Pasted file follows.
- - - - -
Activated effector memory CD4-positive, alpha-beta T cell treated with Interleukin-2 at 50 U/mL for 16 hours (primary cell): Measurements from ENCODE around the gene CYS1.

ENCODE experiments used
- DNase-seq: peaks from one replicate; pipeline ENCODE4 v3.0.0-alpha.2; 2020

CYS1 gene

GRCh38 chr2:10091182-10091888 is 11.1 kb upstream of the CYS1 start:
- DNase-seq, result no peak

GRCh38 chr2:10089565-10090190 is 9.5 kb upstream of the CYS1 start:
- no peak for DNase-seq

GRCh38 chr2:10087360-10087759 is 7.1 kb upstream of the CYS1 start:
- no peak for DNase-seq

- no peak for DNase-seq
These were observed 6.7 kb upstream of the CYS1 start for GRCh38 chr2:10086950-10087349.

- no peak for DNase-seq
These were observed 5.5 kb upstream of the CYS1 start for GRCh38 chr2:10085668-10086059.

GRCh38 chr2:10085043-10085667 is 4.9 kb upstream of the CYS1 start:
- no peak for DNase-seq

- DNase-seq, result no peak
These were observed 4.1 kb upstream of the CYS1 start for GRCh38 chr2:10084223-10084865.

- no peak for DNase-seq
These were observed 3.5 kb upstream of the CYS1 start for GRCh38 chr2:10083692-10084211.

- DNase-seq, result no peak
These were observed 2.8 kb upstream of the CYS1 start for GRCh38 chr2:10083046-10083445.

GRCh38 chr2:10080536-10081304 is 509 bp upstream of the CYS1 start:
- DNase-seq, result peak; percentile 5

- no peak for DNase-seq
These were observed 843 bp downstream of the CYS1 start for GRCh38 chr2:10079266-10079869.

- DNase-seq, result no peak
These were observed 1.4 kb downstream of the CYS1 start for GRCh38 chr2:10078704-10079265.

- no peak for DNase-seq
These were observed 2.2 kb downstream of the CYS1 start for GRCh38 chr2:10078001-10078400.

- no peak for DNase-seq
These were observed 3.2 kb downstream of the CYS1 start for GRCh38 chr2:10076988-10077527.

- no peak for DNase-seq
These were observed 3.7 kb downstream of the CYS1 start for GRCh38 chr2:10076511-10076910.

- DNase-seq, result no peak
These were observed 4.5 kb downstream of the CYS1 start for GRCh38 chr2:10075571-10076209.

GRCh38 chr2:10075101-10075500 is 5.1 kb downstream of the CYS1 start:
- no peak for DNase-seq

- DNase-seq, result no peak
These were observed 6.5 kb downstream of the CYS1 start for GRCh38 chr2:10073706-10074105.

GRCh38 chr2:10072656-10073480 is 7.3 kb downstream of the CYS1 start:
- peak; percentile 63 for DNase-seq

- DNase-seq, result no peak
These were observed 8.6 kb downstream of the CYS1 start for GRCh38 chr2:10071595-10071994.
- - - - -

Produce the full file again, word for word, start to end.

Activated effector memory CD4-positive, alpha-beta T cell treated with Interleukin-2 at 50 U/mL for 16 hours (primary cell): Measurements from ENCODE around the gene CYS1.

ENCODE experiments used
- DNase-seq: peaks from one replicate; pipeline ENCODE4 v3.0.0-alpha.2; 2020

CYS1 gene

GRCh38 chr2:10091182-10091888 is 11.1 kb upstream of the CYS1 start:
- DNase-seq, result no peak

GRCh38 chr2:10089565-10090190 is 9.5 kb upstream of the CYS1 start:
- no peak for DNase-seq

GRCh38 chr2:10087360-10087759 is 7.1 kb upstream of the CYS1 start:
- no peak for DNase-seq

- no peak for DNase-seq
These were observed 6.7 kb upstream of the CYS1 start for GRCh38 chr2:10086950-10087349.

- no peak for DNase-seq
These were observed 5.5 kb upstream of the CYS1 start for GRCh38 chr2:10085668-10086059.

GRCh38 chr2:10085043-10085667 is 4.9 kb upstream of the CYS1 start:
- no peak for DNase-seq

- DNase-seq, result no peak
These were observed 4.1 kb upstream of the CYS1 start for GRCh38 chr2:10084223-10084865.

- no peak for DNase-seq
These were observed 3.5 kb upstream of the CYS1 start for GRCh38 chr2:10083692-10084211.

- DNase-seq, result no peak
These were observed 2.8 kb upstream of the CYS1 start for GRCh38 chr2:10083046-10083445.

GRCh38 chr2:10080536-10081304 is 509 bp upstream of the CYS1 start:
- DNase-seq, result peak; percentile 5

- no peak for DNase-seq
These were observed 843 bp downstream of the CYS1 start for GRCh38 chr2:10079266-10079869.

- DNase-seq, result no peak
These were observed 1.4 kb downstream of the CYS1 start for GRCh38 chr2:10078704-10079265.

- no peak for DNase-seq
These were observed 2.2 kb downstream of the CYS1 start for GRCh38 chr2:10078001-10078400.

- no peak for DNase-seq
These were observed 3.2 kb downstream of the CYS1 start for GRCh38 chr2:10076988-10077527.

- no peak for DNase-seq
These were observed 3.7 kb downstream of the CYS1 start for GRCh38 chr2:10076511-10076910.

- DNase-seq, result no peak
These were observed 4.5 kb downstream of the CYS1 start for GRCh38 chr2:10075571-10076209.

GRCh38 chr2:10075101-10075500 is 5.1 kb downstream of the CYS1 start:
- no peak for DNase-seq

- DNase-seq, result no peak
These were observed 6.5 kb downstream of the CYS1 start for GRCh38 chr2:10073706-10074105.

GRCh38 chr2:10072656-10073480 is 7.3 kb downstream of the CYS1 start:
- peak; percentile 63 for DNase-seq

- DNase-seq, result no peak
These were observed 8.6 kb downstream of the CYS1 start for GRCh38 chr2:10071595-10071994.